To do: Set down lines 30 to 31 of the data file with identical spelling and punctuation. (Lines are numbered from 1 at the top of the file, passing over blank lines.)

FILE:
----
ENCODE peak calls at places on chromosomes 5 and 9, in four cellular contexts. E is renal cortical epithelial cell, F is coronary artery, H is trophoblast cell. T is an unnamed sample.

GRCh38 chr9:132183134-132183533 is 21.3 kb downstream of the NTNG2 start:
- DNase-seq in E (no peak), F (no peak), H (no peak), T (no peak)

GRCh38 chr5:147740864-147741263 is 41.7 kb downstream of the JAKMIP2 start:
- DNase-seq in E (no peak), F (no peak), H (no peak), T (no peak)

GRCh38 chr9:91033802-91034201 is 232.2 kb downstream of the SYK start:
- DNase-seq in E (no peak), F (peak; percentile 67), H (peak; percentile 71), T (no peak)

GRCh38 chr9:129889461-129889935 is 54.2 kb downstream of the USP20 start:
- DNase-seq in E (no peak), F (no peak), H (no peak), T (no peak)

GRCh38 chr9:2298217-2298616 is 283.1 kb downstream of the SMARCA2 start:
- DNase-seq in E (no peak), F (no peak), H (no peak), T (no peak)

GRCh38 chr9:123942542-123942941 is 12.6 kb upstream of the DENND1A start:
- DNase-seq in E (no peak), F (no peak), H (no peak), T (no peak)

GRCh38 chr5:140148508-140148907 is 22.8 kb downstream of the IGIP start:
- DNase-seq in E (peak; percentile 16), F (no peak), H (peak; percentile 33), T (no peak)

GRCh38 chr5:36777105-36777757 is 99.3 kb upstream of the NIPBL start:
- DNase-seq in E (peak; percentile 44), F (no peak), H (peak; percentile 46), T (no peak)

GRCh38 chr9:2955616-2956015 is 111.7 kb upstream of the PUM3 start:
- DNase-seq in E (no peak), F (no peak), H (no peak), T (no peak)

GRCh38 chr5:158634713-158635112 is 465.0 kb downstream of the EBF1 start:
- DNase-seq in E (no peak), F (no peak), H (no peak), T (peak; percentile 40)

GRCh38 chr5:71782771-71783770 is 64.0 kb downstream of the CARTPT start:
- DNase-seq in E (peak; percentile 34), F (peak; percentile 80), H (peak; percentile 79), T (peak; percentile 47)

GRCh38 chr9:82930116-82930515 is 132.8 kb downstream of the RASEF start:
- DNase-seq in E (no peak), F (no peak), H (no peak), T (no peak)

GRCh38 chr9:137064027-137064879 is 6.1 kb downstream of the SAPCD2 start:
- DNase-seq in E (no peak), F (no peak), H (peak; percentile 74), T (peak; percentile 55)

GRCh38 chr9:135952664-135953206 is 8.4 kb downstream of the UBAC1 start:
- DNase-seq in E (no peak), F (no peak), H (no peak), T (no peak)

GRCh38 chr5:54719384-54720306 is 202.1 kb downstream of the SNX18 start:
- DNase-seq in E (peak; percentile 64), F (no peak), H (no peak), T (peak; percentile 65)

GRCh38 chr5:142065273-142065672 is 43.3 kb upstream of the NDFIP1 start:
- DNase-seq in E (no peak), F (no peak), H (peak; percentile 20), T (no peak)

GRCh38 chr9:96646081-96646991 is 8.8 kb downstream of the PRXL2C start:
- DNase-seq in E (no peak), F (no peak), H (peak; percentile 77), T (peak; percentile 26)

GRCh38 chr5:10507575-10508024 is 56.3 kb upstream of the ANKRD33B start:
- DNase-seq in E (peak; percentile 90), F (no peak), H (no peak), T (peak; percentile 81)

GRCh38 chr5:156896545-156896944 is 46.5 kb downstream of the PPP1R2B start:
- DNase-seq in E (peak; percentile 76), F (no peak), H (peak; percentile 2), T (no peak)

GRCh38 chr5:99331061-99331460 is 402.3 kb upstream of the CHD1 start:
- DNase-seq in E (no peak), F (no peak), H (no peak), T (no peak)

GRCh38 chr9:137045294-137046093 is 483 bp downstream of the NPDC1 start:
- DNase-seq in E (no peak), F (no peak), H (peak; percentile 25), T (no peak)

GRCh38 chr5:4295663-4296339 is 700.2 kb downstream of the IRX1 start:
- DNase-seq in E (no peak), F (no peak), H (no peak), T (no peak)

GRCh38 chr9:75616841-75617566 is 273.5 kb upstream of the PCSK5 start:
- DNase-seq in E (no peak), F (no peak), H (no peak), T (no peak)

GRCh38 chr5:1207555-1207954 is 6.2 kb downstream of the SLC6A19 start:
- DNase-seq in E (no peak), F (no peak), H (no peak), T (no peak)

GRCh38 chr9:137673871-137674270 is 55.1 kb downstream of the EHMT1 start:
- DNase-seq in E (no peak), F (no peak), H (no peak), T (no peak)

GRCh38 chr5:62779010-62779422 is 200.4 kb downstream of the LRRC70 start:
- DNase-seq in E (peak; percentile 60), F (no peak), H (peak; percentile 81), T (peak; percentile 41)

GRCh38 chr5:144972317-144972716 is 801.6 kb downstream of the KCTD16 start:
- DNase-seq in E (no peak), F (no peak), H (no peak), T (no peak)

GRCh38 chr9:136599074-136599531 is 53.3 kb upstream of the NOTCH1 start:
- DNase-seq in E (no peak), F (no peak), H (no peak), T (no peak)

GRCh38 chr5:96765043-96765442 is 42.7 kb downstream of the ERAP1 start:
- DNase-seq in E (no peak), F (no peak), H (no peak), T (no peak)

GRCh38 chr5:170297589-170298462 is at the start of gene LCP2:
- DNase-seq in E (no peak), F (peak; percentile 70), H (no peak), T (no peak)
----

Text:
GRCh38 chr5:54719384-54720306 is 202.1 kb downstream of the SNX18 start:
- DNase-seq in E (peak; percentile 64), F (no peak), H (no peak), T (peak; percentile 65)